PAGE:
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Respir Physiol Neurobiol. Author manuscript; available in PMC 2010 April 30.
Published in final edited form as:
PMCID: PMC2680772



Controversy surrounds the respiratory responses to baroreceptor activation. Although many reflexes that effect respiration (e.g. chemoreflexes and nociceptive reflexes) frequently affect cardiovascular parameters, the effect of baroreflex stimulation within normal physiological limits is generally considered to affect only blood pressure and heart rate. Even though previous authors have reported that baroreceptor activation can affect respiratory activity, the effects on respiratory frequency and amplitude are highly variable, and changes in perfusion evoked by blood pressure manipulation could account for the observed effects. Here, we determined the respiratory effects of activating arterial baroreceptors by intravenous injection of phenylephrine or angiotensin II, or by electrical stimulation of the aortic depressor nerve (ADN). In urethane-anaesthetized vagotomized rats, 1, 2 and 4 second trains of tetanic ADN stimulation evoked 3.1 ± 1.1%, 11.2 ± 13.6% and 21.9 ± 8.9% increases in inspiratory (TI) time and 26.5 ± 18%, 23.4 ± 15.7% and 34.6 ± 20.9% increases in expiratory (TE) time respectively (P < 0.05 in both cases), but no effect on the amplitude of bursts recorded in the phrenic nerve. Similar effects were observed following pressor trials evoked by intravenous PE (TE: +26.1 ± 9.1%, P<0.01), but not Ang II. Intermittent ADN stimulation (single pulse, 1 Hz) significantly increased the variability of TI during periods of low respiratory drive (P < 0.05) without significantly affecting any other parameters. We propose that a specific baroreceptor-respiratory response exists that is independent of changes in blood flow. In contrast to the effects of baroreceptor stimulation on sympathetic nerve activity, the baro-respiratory response is subtle and highly dependent on respiratory drive.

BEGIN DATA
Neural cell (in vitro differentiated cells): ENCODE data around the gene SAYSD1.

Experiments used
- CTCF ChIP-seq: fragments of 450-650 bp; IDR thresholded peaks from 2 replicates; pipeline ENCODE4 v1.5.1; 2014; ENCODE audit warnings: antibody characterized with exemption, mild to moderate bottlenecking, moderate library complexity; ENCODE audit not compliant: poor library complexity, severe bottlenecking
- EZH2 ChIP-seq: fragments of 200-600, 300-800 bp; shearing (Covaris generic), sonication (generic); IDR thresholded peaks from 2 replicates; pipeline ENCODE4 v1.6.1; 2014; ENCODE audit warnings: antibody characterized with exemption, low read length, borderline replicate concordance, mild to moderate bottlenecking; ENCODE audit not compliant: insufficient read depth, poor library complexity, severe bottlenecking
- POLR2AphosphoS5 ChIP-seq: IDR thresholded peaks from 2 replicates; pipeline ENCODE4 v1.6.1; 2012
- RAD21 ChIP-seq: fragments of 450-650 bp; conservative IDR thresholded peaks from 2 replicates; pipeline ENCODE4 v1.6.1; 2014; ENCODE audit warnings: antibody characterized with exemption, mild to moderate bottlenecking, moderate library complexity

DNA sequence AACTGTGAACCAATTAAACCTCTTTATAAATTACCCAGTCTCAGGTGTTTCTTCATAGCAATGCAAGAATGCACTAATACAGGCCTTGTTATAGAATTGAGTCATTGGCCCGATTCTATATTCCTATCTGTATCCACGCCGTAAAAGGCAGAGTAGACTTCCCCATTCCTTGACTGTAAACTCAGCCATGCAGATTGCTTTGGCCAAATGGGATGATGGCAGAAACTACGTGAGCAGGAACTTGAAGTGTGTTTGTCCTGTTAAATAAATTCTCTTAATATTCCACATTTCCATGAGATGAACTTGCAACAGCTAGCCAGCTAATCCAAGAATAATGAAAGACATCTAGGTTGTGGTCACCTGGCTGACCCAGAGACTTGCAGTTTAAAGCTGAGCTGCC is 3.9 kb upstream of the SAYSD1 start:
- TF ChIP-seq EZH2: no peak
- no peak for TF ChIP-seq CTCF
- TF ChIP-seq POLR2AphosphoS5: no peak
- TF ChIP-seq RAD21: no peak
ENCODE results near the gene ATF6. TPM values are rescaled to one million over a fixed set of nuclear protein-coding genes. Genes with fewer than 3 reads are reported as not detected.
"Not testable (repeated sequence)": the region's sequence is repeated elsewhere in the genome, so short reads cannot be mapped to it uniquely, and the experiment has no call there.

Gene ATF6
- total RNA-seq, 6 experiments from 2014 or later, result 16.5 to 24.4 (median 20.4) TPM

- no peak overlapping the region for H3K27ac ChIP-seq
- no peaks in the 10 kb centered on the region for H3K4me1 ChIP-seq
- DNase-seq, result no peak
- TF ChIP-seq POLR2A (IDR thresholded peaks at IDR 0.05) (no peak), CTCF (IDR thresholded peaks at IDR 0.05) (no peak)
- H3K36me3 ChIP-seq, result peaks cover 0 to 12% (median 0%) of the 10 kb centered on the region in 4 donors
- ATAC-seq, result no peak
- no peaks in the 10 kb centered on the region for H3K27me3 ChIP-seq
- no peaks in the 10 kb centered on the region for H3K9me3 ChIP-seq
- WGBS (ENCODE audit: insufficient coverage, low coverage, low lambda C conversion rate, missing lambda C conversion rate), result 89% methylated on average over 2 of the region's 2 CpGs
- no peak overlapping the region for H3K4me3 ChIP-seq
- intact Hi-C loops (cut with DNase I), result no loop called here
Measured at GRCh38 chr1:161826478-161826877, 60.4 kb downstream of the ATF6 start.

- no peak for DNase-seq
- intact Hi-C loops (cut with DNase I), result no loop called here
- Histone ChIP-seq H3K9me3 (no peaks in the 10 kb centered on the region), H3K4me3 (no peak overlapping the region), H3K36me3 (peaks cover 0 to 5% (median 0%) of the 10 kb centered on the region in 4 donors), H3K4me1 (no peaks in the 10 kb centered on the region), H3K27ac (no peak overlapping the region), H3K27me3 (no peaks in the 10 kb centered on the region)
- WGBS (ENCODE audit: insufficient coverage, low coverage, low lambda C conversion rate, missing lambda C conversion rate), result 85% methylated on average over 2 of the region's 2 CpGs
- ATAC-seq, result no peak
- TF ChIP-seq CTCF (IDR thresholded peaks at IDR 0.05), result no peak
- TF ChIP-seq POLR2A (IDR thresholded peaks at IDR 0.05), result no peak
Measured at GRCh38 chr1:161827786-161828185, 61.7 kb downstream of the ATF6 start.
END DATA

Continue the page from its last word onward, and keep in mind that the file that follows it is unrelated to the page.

Keywords: Respiratory drive, sympathetic nerve activity, aortic nerve, angiotensin

1 Introduction

The cardio-respiratory system is coordinated for the optimal delivery of oxygen and removal of carbon dioxide. Activation of many afferent pathways can affect both systems. This is perhaps most evident with the chemoreflex in which hypoxemia elicits increases in respiration and sympathetic motor discharge. This reflex, rarely active at rest, acts to shunt oxygen delivery from the skin and mesentery to maintain oxygen delivery to the central nervous system and other vital organs.